Apple (s aapl) is gearing up to release Lion, and Mac owners eager to try it out should be gearing up to get the most out of OS X 10.7 when it arrives in July. The new operating system is the first to leave some Intel-based Macs out of the party, and even with the minimum specs, you won’t be getting the full experience. Here’s how to prepare your older Mac to best handle Lion, without having to fork over for a brand new machine. *
This is the easiest place you can make an improvement with almost any Mac. iMacs have a user-accessible memory slot located on the bottom edge of the display, between the built-in speakers. It’s as simple as removing three screws, and then replacing the computer’s existing memory with large capacity, compatible RAM units. MacBooks and MacBook Pros are also easily upgradeable when it comes to memory, and require only the removal of the bottom case or a memory area cover, depending on your model.
Remember to make absolutely sure that the RAM you’re buying is compatible with your computer. You can do this by finding out which Mac you have, by doing the following:
- Go to the Apple menu in the top left corner of the menu bar.
- Click on “About This Mac.”
- Click on the “More Info…” button.
- Take note of the Model Identifier in the Hardware Overview that opens. It should say something like “iMac12,2” or “MacBook3,1.”
- Go to EveryMac.com and enter that identifier to get the complete specs for your machine, including what type of RAM it uses and the maximum amount it can support.
If you’d rather make it easier on yourself, you can go to OWC and browse for your model in the Memory section of their online store. Note that this does require that you at least know when you bought the computer, but you can find that out using the method described above.
Note that some Mac mini models and MacBook Airs make upgrading the RAM yourself very difficult or impossible, in which case you might want to consult with an authorized Mac service provider.
RAM is easier to upgrade, but for Lion, a hard drive change could make the biggest difference. They can be a bit trickier to upgrade, and nearly impossible if you have an iMac, but for most Mac notebooks, the process isn’t very challenging. If you’re unsure how to change your hard drive, check the official Apple manual for your computer, which you can identify using the method described above.
There are a few options available to you here. Like Dave Greenbaum, you could choose to go with a solid-state drive. This is the best possible option, but it’s also the priciest, and you get relatively little storage space for your money.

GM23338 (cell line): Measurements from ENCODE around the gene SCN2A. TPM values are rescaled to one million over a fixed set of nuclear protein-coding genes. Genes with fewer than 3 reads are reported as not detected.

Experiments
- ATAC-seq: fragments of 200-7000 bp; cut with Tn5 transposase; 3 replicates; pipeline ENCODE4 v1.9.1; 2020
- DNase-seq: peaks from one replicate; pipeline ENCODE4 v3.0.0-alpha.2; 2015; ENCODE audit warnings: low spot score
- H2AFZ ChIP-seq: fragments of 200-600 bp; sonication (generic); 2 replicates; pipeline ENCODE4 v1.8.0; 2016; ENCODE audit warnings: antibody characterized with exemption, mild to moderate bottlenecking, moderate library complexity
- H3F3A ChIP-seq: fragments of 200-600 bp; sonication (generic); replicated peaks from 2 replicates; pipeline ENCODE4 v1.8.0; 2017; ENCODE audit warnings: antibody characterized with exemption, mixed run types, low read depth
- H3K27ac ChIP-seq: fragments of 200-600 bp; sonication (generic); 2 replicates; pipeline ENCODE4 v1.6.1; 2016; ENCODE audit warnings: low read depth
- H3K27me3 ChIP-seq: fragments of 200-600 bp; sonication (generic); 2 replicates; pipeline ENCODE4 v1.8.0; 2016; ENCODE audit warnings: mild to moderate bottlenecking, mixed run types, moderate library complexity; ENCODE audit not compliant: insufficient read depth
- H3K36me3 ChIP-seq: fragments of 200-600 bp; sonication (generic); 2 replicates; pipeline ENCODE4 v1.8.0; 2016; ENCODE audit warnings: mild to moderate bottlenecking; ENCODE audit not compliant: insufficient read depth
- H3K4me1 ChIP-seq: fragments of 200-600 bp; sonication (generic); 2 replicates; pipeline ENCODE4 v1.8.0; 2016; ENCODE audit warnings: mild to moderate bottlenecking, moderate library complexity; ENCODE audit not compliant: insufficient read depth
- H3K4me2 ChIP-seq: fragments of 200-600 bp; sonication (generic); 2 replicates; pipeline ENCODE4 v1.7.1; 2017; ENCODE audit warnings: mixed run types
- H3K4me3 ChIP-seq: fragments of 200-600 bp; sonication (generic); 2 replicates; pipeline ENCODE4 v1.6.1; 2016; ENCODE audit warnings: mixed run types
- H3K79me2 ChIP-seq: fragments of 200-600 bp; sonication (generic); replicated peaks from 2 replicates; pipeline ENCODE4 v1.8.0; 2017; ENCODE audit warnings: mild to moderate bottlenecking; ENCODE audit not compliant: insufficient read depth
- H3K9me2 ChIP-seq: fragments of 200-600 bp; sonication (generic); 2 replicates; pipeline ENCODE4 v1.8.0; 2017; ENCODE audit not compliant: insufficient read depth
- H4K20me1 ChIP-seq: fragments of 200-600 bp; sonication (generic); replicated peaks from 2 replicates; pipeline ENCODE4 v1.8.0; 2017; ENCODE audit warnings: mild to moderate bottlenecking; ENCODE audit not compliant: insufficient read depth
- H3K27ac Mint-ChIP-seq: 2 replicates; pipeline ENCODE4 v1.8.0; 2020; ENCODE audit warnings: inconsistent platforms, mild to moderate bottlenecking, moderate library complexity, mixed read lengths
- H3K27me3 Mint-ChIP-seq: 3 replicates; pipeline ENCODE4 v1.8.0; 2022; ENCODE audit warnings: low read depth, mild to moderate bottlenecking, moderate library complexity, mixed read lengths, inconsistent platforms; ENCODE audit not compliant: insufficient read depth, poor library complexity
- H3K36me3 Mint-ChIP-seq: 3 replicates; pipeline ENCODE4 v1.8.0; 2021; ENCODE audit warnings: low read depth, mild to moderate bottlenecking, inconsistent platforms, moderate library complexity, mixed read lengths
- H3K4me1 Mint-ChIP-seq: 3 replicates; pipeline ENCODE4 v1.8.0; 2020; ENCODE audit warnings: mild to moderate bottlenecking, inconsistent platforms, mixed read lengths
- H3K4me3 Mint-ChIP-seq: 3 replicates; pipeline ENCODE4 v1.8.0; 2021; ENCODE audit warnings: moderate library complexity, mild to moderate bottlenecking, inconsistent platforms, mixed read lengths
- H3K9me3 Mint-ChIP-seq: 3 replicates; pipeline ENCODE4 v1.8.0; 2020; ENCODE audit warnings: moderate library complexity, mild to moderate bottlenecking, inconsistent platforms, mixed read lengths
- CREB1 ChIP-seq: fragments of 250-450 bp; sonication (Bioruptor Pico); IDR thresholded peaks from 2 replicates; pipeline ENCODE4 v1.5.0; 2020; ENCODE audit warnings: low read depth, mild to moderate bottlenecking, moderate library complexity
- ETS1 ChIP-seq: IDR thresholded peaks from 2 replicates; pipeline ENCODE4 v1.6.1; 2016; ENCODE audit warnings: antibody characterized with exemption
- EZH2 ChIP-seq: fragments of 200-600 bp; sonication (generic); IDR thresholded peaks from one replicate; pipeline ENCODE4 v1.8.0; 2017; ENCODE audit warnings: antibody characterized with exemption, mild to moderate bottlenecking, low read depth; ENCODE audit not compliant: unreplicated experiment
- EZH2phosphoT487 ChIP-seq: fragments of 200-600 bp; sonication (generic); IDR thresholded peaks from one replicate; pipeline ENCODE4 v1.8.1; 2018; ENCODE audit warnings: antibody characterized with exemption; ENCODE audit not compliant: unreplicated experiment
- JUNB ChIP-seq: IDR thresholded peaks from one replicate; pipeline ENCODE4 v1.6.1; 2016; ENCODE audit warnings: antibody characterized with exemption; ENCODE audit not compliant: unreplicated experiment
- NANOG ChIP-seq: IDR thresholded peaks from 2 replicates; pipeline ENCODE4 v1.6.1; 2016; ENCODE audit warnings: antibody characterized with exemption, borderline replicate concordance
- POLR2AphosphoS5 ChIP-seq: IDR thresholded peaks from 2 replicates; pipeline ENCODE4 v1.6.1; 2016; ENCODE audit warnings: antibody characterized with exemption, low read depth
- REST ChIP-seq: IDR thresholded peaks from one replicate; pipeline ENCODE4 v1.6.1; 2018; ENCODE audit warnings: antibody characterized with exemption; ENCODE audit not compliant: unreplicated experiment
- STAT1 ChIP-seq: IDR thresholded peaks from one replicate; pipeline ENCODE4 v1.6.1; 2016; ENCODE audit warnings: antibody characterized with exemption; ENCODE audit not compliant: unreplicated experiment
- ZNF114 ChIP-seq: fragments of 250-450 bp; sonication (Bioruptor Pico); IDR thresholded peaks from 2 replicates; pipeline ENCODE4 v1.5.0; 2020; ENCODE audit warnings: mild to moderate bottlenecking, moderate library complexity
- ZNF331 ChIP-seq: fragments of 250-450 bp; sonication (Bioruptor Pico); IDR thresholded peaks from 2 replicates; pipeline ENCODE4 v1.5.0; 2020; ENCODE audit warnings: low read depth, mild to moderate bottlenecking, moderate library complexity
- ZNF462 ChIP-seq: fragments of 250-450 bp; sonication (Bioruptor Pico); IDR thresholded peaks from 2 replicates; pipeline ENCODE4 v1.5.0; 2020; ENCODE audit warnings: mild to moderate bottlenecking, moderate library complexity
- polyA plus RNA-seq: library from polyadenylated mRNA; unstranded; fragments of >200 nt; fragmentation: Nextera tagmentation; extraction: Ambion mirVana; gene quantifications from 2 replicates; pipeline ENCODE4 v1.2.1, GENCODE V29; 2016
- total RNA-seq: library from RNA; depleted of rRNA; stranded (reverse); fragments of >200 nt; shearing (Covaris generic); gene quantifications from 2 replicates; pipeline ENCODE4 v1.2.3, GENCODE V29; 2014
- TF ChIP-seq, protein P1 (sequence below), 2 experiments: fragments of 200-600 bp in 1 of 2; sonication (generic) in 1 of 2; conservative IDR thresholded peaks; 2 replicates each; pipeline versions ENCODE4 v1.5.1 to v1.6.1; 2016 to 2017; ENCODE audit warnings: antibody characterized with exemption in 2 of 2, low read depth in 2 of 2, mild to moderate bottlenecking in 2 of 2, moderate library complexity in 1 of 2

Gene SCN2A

Another option is to supplement your existing HDD by installing a separate, smaller capacity SSD as your startup volume. If you have a MacBook Pro, this isn’t too difficult to do. Weldon Dodd provided an excellent walkthrough of how he achieved this with his own computer. Lion requires a minimum of 8 GB of free space on your drive, but a 40 GB drive that you can get for around $100 is probably as small as you should go, even if you don’t plan on keeping anything else on there.
Finally, you can also get the best of both worlds in a single drive, using a hybrid drive. Seagate (s stx) makes a hybrid drive that provides 500 GB of storage, along with a 4 GB flash storage module. It manages to achieve a 32 MB cache with a 7200 RPM drive speed, and provides much better performance than a traditional drive, in my experience, plus it’s way cheaper than a standalone SSD. Boot times, app launch times, and wake from sleep times all drastically improved after I installed this in my MacBook Pro.
The most expensive of the above-mentioned options probably won’t cost you more than $500, and that’s only if you opt for a relatively capacious SSD. Noticeable improvements shouldn’t cost you more than $100, which is a great deal shy of the $1000+ you’d spend on a brand new Mac. Any other suggestions for DIY improvements that could make transitioning to Lion that much more satisfying?
* Ed. Please remember that DIY modifications to Apple equipment is done at your own risk, and voids your AppleCare warranty.